As with any industry centered on technology, things can move and evolve very fast, and it is no different for the industrial equipment sector. USG was originally best known among its customer base for its work in hydraulics but has trended more recently toward its electronics and drives division. Voss posits that the expansion of automation and robotics has meant an abundance of drives in controllers and thus a greater demand for repairs and preventative maintenance. The USG team finds that customers can end up buying equipment that becomes obsolete in only a few years, equipment that sometimes cannot simply be replaced, which is why USG also focuses on managing obsolescence in technology (usually by buying up such items in order to continue serving customers with older equipment) and staying on top of the newer technology on the market. This is a balance which Voss admits is not always easy to strike but is worth doing nonetheless to get the best result for the customer.
Adding to its impressive résumé, USG recently garnered a Manufacturing Excellence Award from the Dawson Chamber of Commerce for 2019 and is a five-time honoree in the Bulldog 100, the list of 100 fastest growing businesses owned or operated by UGA graduates by the University of Georgia Alumni Association. The next step for the company, says Voss, lies in building relationships with more OEMs and integrators, particularly ones that are not necessarily the largest in the industry right now but that are doing things differently or with a more novel approach. There are such companies and organizations that are developing software and items that Voss feels are going to be major industry players in the next five to ten years, and the company intends to not only aid these efforts through services, repairs, and technical support, but to help these initiatives come to fruition in growth and development.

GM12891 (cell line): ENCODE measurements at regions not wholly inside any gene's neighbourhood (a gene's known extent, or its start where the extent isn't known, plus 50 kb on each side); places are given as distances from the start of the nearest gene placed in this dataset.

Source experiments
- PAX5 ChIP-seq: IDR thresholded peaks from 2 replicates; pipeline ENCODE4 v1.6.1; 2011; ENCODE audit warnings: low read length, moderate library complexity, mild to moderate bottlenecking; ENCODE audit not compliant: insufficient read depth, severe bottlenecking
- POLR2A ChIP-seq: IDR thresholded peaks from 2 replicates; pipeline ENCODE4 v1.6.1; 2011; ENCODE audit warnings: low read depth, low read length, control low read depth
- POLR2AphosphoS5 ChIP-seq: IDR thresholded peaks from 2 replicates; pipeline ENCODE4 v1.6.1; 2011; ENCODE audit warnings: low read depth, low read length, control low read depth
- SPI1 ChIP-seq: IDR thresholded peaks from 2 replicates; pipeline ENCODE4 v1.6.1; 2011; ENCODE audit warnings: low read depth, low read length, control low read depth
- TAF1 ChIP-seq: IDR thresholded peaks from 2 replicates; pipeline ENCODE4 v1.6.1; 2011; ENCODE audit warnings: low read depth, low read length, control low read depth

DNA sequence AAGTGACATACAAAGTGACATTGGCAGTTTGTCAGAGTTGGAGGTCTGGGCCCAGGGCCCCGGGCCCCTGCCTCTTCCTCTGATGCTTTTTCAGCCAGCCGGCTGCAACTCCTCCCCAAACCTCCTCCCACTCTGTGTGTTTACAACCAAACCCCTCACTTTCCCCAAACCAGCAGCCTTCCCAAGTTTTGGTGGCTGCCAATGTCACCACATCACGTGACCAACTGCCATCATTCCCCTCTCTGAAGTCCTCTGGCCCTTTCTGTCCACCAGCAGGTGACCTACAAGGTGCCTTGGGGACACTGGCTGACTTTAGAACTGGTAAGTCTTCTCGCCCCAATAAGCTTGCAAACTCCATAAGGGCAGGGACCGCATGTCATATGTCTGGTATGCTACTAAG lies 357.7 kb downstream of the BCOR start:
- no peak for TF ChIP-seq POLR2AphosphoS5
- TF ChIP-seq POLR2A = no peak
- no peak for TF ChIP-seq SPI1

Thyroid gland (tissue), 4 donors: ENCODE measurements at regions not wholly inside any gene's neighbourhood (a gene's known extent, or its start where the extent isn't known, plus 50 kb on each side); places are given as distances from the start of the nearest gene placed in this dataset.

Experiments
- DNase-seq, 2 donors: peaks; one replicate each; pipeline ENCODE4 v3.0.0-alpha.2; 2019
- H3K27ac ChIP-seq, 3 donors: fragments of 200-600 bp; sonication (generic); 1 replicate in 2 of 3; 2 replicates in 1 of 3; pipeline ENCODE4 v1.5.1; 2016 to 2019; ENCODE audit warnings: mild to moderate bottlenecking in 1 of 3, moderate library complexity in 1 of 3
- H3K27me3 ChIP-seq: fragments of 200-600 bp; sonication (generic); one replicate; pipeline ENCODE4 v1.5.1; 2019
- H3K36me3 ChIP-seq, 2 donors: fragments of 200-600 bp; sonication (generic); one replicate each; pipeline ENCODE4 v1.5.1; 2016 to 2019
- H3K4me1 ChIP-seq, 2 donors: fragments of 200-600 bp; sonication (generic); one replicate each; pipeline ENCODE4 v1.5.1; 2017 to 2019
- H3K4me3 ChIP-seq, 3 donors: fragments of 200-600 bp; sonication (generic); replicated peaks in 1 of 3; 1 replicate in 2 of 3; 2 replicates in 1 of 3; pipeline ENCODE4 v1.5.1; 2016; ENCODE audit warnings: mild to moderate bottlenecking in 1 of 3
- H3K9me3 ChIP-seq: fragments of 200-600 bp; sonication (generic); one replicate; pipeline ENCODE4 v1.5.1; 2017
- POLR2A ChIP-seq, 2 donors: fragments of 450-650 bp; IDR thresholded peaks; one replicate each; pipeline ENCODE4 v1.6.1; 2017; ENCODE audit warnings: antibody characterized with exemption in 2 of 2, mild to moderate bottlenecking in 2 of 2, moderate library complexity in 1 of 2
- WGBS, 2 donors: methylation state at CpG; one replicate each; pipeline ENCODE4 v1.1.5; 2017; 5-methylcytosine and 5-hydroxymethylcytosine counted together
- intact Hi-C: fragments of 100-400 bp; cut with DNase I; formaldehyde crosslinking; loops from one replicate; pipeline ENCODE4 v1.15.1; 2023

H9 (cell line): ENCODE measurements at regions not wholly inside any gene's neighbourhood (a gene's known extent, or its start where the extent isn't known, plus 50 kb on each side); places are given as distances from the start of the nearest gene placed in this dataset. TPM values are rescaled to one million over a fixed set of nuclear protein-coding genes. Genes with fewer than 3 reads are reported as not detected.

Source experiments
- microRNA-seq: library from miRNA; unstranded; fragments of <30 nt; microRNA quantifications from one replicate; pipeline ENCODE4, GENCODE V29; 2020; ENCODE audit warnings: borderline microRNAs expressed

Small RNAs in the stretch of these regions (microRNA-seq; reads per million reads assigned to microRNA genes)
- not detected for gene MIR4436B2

USG’s engineering department has also been busy developing a new – as yet unspecified – product, and the company has also been expanding its use of simulators for its customers and OEMs, with several customers requesting these for their equipment. Voss notes that the company is anticipating performing customized simulation for different companies to assist in testing products and troubleshooting.
He summarizes Universal Servo Group’s business philosophy and encapsulates its approach to the future: “Things change so much in this industry… you have to stay on top of the technology, you have to make great relationships with companies, and you have to stay relevant.”